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Exercise class offers community for survivors of breast cancer

  • Breast cancer survivor Natalie Frost, of Windsor, Vt., watches Erin Buck, fitness director at Upper Valley Aquatic Center and director of PALS for Life in Vermont and New Hampshire, during a class on Thursday, Oct. 7, 2021, in White River Junction, Vt. (Valley News - Jennifer Hauck) Copyright Valley News. May not be reprinted or used online without permission. Send requests to permission@vnews.com. valley news photographs — Jennifer Hauck

  • Erin Buck, fitness director at Upper Valley Aquatic Center and director of PALS for Life in Vermont and New Hampshire, works with Deb Steele, of Lebanon, N.H. in the PALS for Life Bridge Program at the center on Thursday, Oct., 7, 2021, in White River Junction, Vt. The fitness class is for breast cancer survivors. (Valley News - Jennifer Hauck) Copyright Valley News. May not be reprinted or used online without permission. Send requests to permission@vnews.com. valley news — Jennifer Hauck

  • Katherine Babbott, of Thetford Center, Vt., left, and Deb Steele of Lebanon, N.H., talk about how the PALS for Life Bridge class they just finished felt for them at the Upper Valley Aquatic Center on Oct. 7, 2021. Participants usually gather after class to compare notes. The program is for breast cancer survivors. (Valley News - Jennifer Hauck) Copyright Valley News. May not be reprinted or used online without permission. Send requests to permission@vnews.com.

Valley News Staff Writer
Published: 10/11/2021 8:15:11 PM
Modified: 10/11/2021 8:15:14 PM

WHITE RIVER JUNCTION — When Katy Driscoll was diagnosed with breast cancer in the summer of 2020, she got a packet detailing the programs available to support cancer patients.

Unfortunately, due to the COVID-19 pandemic, many of those activities weren’t available, at least not in person.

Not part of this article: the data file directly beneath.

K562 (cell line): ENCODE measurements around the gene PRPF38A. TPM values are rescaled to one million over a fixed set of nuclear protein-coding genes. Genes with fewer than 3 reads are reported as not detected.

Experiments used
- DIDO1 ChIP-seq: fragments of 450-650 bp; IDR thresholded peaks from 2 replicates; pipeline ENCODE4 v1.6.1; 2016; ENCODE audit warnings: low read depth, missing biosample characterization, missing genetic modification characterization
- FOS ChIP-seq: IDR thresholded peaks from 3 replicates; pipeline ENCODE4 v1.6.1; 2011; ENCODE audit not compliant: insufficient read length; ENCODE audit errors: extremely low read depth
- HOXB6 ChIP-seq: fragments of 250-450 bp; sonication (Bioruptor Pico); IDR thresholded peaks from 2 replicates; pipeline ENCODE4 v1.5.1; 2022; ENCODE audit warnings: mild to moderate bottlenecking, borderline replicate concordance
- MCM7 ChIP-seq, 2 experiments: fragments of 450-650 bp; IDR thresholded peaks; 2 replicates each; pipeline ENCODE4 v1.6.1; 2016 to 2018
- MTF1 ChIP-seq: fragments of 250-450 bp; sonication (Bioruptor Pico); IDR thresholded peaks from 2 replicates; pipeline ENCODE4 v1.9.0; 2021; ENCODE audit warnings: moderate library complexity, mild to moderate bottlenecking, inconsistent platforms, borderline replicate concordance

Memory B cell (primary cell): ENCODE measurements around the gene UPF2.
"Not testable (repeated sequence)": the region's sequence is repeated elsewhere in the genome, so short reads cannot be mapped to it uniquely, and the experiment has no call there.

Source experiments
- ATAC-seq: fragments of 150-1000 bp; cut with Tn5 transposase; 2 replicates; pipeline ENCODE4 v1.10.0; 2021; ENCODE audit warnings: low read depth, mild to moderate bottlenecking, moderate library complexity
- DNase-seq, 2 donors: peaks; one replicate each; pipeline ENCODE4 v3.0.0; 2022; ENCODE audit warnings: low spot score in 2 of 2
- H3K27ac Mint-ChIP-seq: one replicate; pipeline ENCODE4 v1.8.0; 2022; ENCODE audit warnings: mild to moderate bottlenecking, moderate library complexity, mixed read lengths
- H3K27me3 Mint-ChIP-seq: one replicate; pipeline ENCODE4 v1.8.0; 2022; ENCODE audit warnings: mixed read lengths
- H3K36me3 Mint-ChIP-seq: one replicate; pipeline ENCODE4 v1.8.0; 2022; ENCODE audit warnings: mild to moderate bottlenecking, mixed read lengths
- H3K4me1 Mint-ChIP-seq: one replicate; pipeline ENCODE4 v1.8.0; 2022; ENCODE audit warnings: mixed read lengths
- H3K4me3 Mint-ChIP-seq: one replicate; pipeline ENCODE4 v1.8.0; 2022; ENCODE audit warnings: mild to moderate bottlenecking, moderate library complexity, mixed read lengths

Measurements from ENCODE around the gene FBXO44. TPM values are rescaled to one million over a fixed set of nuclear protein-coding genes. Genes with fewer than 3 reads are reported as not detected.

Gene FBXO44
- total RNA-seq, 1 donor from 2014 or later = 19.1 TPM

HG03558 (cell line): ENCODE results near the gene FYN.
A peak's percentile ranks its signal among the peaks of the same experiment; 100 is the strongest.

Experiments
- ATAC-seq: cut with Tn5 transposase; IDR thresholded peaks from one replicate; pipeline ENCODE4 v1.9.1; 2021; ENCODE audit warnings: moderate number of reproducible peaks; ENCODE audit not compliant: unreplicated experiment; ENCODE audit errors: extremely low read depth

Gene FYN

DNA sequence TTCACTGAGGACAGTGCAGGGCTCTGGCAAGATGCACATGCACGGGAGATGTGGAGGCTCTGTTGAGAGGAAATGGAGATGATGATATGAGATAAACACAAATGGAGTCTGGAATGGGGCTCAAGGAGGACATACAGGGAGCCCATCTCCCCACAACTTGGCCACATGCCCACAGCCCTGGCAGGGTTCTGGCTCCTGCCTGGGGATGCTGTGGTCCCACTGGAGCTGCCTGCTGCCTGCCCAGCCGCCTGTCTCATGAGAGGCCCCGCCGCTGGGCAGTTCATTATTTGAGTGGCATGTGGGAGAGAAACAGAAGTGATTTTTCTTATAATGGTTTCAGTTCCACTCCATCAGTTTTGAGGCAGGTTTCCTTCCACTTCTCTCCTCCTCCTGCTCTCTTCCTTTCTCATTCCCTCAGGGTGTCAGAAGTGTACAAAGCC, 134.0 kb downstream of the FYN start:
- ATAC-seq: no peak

“I felt that life was being very mean to me,” said Driscoll, a 62-year-old Thetford resident who retired from a 37-year nursing career two years ago in order to enjoy life and travel.

But this summer, at the recommendation of her physical therapist, Driscoll joined a small-group fitness class for breast cancer survivors that came with the added benefit of showing her she’s not alone.

Having completed the first 12-week session late last month, Driscoll now feels “better, stronger (and) more supported,” she said, following a recent class at the nonprofit Upper Valley Aquatic Center in White River Junction. “I don’t feel like I’m being tossed about by wind (and) waves.”

The initial class, Physical Activity and Lymphedema Study or PALS for Life, is a free, 12-week program at UVAC, led by Erin Buck, the center’s acting fitness director.

Graduates of that program, like Driscoll, qualify to participate in a second 12-week program, the PALS for Life Bridge Program. Buck also offers supported training for breast cancer survivors in a program called Living Beyond Cancer.

Lymphedema, a condition where lymph fluid in the body doesn’t drain properly, can often cause swelling in the arms of breast cancer survivors following surgery. Breast cancer is the second most common cancer for women in the U.S.; one in eight get it.